Our vision is that every day people will be invited to choose the things they want to do and try new opportunities. Within WCS we focus on our values: play, make their day, be there and choose your attitude and it’s these behaviours that empower people living in our homes (and the staff who work there) to have a day well lived.
We decided to define for ourselves what we mean by outstanding, and if CQC like it that’s great. Fortunately, they did like it!
It wasn’t always plain sailing, though, and it’s less than two years ago that one of our homes was rated as requiring improvement. So what were the key factors that led to the run of outstanding ratings? We aren’t entirely sure, because it wasn’t our main focus, but we think the following all contributed:
• Systems and processes: WCS Care has a strong and well understood set of systems and processes that are standardised across our homes. We already had confidence that these were fit for purpose and could evidence our care.
• Preparation: right back when the new KLOEs were introduced we made sure that we fully briefed every manager (we didn’t hand them the manual and leave them to get on with it).
• Pride and confidence: We encouraged managers to look forward to their inspection, to see the PIR as an opportunity to showcase their home, and to use the PIR to help them gather all the evidence they wanted to put in front of the inspector when they turned up.
• Shared responsibility: on the day of the inspection, our managers get support and back-up from their service managers (who know the homes and the residents really well) to help them remember what they wanted to show the inspector, and to help locate all the relevant documents and evidence when the manager might be feeling under pressure. And when we got that “requires improvement” we took collective responsibility: rather than blaming the home’s manager we took on board that everyone within the leadership team had created this situation and all of us had to take responsibility for fixing the issues raised.
• Leadership: we’ve focused on growing a strong set of junior managers who have the opportunity to try, to learn, to get things wrong, as well as be successful. And we talk, train and validate leadership at all levels of the organisation. Of our 13 home managers, only one currently hasn’t been home-grown through our homes’ care teams.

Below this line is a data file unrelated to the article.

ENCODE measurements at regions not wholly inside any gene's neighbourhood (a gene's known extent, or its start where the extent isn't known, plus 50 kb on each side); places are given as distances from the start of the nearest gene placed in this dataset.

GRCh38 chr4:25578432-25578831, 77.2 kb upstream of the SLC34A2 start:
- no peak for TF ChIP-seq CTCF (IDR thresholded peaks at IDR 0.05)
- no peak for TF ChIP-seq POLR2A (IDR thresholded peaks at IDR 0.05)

• Creativity and innovation: WCS has got a reputation for this. On one level, we’re a bit baffled – we’re just seeking ways to improve the lives of our residents, asking why, or why not. And creativity and innovation provide the answers. Why don’t all care providers do this?
• Making things happen: we move fast. We are willing to try things and change what isn’t working. We aren’t afraid to get it wrong – in fact we usually do at first attempt. But failing fast gives us the opportunity to get it right.
• People: ultimately, that’s what it’s all about. All of our overall outstanding ratings are in homes that are at least 40 years old, and certainly not built to the standards and ambition of our two new-builds. And they were rated outstanding because of the people who deliver the care in these homes: because they are passionate, committed, value driven and caring. They’re the real magic. We don’t pay the highest wages locally, but we do care about and support our staff; we invest in training and we try to enable them to get the right work-life balance. And we don’t tolerate people who can’t commit to our vision and values. Because another of our key values is that the standard you walk past is the standard you accept. And all our staff know that they are responsible for their own behaviour and that of staff around them.